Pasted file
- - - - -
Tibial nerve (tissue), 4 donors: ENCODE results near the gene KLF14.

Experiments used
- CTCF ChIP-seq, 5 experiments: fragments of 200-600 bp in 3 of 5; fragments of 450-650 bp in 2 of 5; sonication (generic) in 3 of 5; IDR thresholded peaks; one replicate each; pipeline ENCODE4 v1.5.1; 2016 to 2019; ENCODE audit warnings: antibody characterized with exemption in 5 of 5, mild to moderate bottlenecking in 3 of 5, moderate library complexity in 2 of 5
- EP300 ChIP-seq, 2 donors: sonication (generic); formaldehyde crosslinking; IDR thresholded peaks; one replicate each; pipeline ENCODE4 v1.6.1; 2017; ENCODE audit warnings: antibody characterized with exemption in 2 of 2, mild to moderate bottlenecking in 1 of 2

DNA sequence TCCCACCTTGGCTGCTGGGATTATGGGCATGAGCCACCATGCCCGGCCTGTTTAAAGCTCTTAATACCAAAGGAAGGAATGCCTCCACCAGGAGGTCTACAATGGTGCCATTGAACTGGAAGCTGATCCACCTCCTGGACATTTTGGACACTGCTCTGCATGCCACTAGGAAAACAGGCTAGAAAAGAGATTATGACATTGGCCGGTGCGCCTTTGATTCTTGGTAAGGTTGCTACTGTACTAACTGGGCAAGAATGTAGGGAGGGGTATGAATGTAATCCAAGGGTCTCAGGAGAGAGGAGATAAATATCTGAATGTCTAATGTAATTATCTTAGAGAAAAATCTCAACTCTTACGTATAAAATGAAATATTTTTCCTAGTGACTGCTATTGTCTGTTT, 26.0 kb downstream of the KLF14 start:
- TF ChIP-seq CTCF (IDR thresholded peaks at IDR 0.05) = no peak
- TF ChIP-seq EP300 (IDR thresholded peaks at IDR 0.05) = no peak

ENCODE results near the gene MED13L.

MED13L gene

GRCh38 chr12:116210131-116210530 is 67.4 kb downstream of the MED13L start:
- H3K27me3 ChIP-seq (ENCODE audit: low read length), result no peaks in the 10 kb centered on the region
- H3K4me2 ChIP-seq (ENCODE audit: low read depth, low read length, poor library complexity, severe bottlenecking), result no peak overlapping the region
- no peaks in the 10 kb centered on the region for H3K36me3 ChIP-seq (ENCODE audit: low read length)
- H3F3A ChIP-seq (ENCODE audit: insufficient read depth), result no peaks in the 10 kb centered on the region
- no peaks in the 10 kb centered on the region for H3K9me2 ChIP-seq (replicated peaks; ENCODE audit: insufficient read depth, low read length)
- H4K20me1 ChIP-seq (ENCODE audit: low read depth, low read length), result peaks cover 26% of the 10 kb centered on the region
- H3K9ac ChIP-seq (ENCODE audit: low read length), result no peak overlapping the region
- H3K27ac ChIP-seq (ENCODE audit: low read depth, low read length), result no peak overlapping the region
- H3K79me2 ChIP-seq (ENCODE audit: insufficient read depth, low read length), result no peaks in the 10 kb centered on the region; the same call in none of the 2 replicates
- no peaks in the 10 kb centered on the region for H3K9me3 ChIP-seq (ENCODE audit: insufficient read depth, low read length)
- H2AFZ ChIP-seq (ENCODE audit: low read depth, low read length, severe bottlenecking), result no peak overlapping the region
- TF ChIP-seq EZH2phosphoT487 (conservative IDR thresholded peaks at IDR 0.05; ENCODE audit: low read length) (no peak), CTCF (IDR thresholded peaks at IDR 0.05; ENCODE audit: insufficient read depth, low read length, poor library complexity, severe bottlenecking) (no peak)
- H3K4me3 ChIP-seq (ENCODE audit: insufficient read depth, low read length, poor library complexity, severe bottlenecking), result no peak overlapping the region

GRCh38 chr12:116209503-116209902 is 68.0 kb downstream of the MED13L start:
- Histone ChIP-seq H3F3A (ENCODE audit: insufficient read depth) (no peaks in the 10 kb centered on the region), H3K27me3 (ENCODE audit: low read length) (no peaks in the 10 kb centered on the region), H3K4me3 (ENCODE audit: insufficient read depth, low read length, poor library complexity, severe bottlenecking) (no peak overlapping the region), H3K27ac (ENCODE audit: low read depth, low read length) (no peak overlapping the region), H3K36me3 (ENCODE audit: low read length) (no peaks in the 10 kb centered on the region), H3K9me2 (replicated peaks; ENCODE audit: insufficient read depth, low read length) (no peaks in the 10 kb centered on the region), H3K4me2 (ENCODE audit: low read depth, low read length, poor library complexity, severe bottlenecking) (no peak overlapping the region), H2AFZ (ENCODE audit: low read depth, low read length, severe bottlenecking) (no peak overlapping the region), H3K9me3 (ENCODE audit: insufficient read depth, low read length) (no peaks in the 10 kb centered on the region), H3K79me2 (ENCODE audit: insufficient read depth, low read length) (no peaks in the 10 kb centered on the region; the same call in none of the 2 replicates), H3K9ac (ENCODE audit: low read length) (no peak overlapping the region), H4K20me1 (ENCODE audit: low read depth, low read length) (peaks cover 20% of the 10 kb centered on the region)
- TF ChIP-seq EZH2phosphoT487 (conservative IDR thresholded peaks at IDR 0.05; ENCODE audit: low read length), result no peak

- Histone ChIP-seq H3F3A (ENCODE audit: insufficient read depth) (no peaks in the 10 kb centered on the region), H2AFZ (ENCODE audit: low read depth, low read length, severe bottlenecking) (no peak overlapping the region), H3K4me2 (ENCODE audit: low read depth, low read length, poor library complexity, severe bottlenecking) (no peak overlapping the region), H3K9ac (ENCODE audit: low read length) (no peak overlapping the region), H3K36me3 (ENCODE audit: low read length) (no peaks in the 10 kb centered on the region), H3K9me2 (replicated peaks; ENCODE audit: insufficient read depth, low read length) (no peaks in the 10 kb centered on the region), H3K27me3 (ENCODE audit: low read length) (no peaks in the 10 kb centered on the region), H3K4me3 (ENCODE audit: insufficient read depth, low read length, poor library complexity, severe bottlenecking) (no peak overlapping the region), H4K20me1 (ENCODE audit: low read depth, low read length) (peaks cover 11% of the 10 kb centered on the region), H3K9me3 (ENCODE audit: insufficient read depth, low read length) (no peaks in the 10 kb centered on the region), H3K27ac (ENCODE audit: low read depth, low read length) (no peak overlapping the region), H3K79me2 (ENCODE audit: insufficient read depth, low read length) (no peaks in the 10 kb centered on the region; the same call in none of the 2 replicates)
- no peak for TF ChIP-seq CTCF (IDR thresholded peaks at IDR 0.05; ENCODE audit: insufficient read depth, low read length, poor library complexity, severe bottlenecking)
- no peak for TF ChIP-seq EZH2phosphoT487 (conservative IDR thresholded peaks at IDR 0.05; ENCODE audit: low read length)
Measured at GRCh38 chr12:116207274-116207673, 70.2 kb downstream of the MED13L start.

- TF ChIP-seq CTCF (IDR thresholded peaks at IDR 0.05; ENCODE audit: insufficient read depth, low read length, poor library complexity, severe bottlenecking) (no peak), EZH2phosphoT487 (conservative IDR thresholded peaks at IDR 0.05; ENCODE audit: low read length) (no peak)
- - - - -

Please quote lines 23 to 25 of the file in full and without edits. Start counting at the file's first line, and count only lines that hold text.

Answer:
- H3K4me3 ChIP-seq (ENCODE audit: insufficient read depth, low read length, poor library complexity, severe bottlenecking), result no peak overlapping the region

GRCh38 chr12:116209503-116209902 is 68.0 kb downstream of the MED13L start:
- Histone ChIP-seq H3F3A (ENCODE audit: insufficient read depth) (no peaks in the 10 kb centered on the region), H3K27me3 (ENCODE audit: low read length) (no peaks in the 10 kb centered on the region), H3K4me3 (ENCODE audit: insufficient read depth, low read length, poor library complexity, severe bottlenecking) (no peak overlapping the region), H3K27ac (ENCODE audit: low read depth, low read length) (no peak overlapping the region), H3K36me3 (ENCODE audit: low read length) (no peaks in the 10 kb centered on the region), H3K9me2 (replicated peaks; ENCODE audit: insufficient read depth, low read length) (no peaks in the 10 kb centered on the region), H3K4me2 (ENCODE audit: low read depth, low read length, poor library complexity, severe bottlenecking) (no peak overlapping the region), H2AFZ (ENCODE audit: low read depth, low read length, severe bottlenecking) (no peak overlapping the region), H3K9me3 (ENCODE audit: insufficient read depth, low read length) (no peaks in the 10 kb centered on the region), H3K79me2 (ENCODE audit: insufficient read depth, low read length) (no peaks in the 10 kb centered on the region; the same call in none of the 2 replicates), H3K9ac (ENCODE audit: low read length) (no peak overlapping the region), H4K20me1 (ENCODE audit: low read depth, low read length) (peaks cover 20% of the 10 kb centered on the region)